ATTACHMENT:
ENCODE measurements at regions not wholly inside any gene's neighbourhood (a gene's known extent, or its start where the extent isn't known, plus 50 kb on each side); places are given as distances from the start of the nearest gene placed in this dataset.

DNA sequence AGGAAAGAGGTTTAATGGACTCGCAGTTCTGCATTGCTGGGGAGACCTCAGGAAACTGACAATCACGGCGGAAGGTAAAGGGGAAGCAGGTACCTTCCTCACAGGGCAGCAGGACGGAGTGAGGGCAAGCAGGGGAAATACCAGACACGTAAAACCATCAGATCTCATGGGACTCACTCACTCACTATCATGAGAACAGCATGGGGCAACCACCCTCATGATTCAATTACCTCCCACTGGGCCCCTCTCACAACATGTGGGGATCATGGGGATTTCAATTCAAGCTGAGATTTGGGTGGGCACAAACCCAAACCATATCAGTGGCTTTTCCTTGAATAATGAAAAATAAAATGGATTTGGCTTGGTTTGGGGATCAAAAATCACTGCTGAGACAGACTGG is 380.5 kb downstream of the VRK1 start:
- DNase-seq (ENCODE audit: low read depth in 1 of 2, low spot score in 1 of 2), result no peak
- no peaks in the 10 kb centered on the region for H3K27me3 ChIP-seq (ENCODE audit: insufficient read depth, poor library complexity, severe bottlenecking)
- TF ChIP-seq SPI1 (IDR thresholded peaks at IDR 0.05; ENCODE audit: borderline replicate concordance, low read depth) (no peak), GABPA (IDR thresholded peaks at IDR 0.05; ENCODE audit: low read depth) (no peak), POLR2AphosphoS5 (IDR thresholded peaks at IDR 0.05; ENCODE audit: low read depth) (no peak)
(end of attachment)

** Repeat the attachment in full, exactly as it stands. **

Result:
ENCODE measurements at regions not wholly inside any gene's neighbourhood (a gene's known extent, or its start where the extent isn't known, plus 50 kb on each side); places are given as distances from the start of the nearest gene placed in this dataset.

DNA sequence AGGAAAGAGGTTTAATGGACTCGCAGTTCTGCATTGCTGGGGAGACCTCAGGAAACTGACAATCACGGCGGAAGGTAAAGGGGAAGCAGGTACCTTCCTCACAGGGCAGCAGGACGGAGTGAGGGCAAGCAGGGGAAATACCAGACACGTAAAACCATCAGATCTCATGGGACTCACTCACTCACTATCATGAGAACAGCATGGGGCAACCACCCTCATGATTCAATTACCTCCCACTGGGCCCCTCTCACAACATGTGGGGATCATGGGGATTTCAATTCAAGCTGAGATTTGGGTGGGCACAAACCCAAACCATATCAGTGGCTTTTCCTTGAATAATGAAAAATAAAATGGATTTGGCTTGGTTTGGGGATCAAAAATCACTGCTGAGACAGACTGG is 380.5 kb downstream of the VRK1 start:
- DNase-seq (ENCODE audit: low read depth in 1 of 2, low spot score in 1 of 2), result no peak
- no peaks in the 10 kb centered on the region for H3K27me3 ChIP-seq (ENCODE audit: insufficient read depth, poor library complexity, severe bottlenecking)
- TF ChIP-seq SPI1 (IDR thresholded peaks at IDR 0.05; ENCODE audit: borderline replicate concordance, low read depth) (no peak), GABPA (IDR thresholded peaks at IDR 0.05; ENCODE audit: low read depth) (no peak), POLR2AphosphoS5 (IDR thresholded peaks at IDR 0.05; ENCODE audit: low read depth) (no peak)